Rate Increase to Help Fight Flooding in Dunedin
A 50-cent increase on your monthly stormwater utility bill will help fund projects to alleviate flooding around town, city commissioners say.
What do you think: Is the rate increase worth it to combat flooding in Dunedin? What are some areas around town that need to be addressed for flooding? Post a comment below.
Dunedin residents will soon be paying a little more for their stormwater services, but city commissioners hope it will eventually pay off when the city gets deluged with rain.
The city plans to raise its stormwater utility rate by 50 cents per month, an increase that will go toward funding a series of capital improvement projects aimed at alleviating flooding in trouble spots around town.
Among the work to be done, according to Public Works Director Doug Hutchens: the President Street outfall; a cleanup of Cedar Creek and Curlew Creek; an ongoing pipe rehabilitation project; a tackling of localized flooding in Dale Circle and Brook Drive in the Amberlea subdivision; and overall storm system maintenance.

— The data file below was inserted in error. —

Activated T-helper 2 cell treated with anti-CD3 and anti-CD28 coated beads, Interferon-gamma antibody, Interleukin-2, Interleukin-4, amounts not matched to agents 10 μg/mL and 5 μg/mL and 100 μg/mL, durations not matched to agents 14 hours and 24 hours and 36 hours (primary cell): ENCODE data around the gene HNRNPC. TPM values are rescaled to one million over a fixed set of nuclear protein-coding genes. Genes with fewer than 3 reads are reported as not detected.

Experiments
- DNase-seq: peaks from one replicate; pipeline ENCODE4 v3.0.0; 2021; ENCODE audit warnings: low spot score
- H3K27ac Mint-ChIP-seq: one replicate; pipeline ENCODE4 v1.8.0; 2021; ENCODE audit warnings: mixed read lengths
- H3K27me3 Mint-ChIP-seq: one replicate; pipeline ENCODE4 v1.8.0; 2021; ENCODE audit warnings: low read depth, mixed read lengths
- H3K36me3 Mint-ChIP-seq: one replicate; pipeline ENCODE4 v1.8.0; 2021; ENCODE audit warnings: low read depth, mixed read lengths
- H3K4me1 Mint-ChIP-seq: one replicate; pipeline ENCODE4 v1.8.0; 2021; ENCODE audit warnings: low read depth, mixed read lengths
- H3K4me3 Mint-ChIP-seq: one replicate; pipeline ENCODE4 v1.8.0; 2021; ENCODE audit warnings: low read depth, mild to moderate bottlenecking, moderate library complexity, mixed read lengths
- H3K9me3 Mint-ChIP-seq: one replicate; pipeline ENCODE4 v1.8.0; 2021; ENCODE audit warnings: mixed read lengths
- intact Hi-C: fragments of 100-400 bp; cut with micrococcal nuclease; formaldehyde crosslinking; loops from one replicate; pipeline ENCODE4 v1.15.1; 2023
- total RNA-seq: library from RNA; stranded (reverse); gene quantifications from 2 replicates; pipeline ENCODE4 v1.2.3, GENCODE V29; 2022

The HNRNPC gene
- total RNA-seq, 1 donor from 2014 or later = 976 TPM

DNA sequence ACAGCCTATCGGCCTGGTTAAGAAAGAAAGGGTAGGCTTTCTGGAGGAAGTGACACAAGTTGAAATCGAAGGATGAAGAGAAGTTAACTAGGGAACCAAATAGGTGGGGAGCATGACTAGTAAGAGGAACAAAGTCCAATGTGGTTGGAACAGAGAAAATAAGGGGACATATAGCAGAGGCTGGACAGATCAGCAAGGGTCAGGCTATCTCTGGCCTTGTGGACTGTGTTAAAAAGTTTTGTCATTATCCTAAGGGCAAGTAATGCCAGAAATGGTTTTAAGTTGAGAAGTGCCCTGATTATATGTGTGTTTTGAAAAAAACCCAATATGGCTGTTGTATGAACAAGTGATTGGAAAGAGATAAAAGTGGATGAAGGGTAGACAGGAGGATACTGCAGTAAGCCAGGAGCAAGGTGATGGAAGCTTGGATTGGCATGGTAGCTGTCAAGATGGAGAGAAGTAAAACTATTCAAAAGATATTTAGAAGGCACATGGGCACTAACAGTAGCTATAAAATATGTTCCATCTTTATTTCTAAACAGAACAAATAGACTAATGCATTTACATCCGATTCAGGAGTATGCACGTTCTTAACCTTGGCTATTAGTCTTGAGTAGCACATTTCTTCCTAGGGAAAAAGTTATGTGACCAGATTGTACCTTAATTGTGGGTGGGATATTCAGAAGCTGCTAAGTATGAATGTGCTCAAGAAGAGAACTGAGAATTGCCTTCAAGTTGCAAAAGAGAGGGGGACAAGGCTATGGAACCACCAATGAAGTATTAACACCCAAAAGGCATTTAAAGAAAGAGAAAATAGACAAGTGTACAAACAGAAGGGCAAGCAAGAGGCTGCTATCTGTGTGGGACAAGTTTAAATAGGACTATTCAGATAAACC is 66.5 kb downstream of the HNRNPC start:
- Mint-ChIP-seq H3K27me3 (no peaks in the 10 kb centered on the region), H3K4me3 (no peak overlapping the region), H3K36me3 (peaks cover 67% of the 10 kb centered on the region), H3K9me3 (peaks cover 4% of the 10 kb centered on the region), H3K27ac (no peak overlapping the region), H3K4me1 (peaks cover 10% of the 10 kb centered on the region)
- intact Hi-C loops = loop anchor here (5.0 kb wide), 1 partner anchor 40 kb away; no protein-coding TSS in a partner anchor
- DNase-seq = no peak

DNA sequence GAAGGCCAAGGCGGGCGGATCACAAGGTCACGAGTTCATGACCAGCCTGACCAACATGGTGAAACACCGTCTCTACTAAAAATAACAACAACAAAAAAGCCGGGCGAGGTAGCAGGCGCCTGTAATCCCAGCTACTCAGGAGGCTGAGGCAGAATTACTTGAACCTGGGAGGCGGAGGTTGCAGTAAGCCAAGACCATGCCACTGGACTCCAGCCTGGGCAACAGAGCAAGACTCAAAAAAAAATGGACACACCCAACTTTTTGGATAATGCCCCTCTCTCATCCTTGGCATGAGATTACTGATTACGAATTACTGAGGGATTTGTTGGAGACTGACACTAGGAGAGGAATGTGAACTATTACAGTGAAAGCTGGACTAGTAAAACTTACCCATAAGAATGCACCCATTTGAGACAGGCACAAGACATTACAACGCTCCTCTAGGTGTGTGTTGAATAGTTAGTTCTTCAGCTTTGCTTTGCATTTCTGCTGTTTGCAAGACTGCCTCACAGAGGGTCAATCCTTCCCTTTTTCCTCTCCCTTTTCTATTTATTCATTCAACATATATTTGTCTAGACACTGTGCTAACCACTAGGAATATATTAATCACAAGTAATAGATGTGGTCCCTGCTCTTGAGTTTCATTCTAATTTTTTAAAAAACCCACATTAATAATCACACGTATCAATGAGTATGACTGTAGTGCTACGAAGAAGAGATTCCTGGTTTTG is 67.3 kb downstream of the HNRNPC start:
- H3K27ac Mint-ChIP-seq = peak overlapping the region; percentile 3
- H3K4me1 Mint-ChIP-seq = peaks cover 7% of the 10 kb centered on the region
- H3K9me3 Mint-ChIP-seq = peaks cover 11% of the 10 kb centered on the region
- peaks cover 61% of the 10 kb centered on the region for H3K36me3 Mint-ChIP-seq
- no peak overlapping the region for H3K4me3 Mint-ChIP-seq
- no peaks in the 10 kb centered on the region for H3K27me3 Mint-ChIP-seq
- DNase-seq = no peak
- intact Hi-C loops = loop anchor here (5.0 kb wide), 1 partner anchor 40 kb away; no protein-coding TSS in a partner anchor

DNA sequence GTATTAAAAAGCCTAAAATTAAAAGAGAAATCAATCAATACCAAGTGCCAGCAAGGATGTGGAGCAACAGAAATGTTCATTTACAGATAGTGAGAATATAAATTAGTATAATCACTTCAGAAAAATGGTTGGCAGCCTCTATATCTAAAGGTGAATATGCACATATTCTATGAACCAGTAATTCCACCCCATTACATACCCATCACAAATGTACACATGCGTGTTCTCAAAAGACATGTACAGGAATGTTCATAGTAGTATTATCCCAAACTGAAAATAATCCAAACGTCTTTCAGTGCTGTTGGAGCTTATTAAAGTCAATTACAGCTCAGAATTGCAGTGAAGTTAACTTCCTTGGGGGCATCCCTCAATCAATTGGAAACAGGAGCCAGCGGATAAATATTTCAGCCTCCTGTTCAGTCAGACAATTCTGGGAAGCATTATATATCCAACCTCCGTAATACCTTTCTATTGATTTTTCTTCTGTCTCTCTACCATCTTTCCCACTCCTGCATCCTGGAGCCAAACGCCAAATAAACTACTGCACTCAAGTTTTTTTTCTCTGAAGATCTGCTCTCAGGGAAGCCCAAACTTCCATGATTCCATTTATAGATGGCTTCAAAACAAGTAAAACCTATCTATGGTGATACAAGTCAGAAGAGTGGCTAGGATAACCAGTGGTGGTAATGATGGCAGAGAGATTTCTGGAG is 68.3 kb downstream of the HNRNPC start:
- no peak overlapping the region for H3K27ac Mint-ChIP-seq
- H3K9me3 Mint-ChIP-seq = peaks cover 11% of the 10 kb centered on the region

"I think it's really important that we keep our ditches mowed and clean and our inlets open to reduce the frequency of flooding during storm events," Hutchens said.
Commissioner Julie Ward Bujalski said the increase would help the city tackle projects that have been on the list for years — or in the case of the President Street work, decades.
"For what we're getting for our 50 cents, I think it speaks for itself," Bujalski said.
The stormwater rate will increase from $8.80 to $9.30 for a typical residential home.
"The good news is the proposed rate increase is half of what was initially anticipated a year ago," Hutchens said.
The increase, if it gets final approval at the commission's next meeting on Sept. 27, would go into effect Oct. 1.